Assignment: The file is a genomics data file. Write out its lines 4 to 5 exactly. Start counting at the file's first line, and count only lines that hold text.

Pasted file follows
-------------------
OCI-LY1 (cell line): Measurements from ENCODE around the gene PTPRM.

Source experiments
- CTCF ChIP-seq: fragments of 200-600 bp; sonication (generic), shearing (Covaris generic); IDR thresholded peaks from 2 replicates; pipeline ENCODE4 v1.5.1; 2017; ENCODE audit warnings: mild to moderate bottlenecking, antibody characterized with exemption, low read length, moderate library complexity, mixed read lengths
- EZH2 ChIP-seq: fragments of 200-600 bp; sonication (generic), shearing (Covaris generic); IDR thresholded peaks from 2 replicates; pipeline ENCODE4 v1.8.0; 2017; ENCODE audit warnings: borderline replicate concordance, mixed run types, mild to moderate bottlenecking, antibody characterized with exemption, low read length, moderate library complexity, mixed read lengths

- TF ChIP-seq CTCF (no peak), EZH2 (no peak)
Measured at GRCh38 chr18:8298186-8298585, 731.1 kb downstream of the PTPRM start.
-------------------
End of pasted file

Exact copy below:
- EZH2 ChIP-seq: fragments of 200-600 bp; sonication (generic), shearing (Covaris generic); IDR thresholded peaks from 2 replicates; pipeline ENCODE4 v1.8.0; 2017; ENCODE audit warnings: borderline replicate concordance, mixed run types, mild to moderate bottlenecking, antibody characterized with exemption, low read length, moderate library complexity, mixed read lengths

- TF ChIP-seq CTCF (no peak), EZH2 (no peak)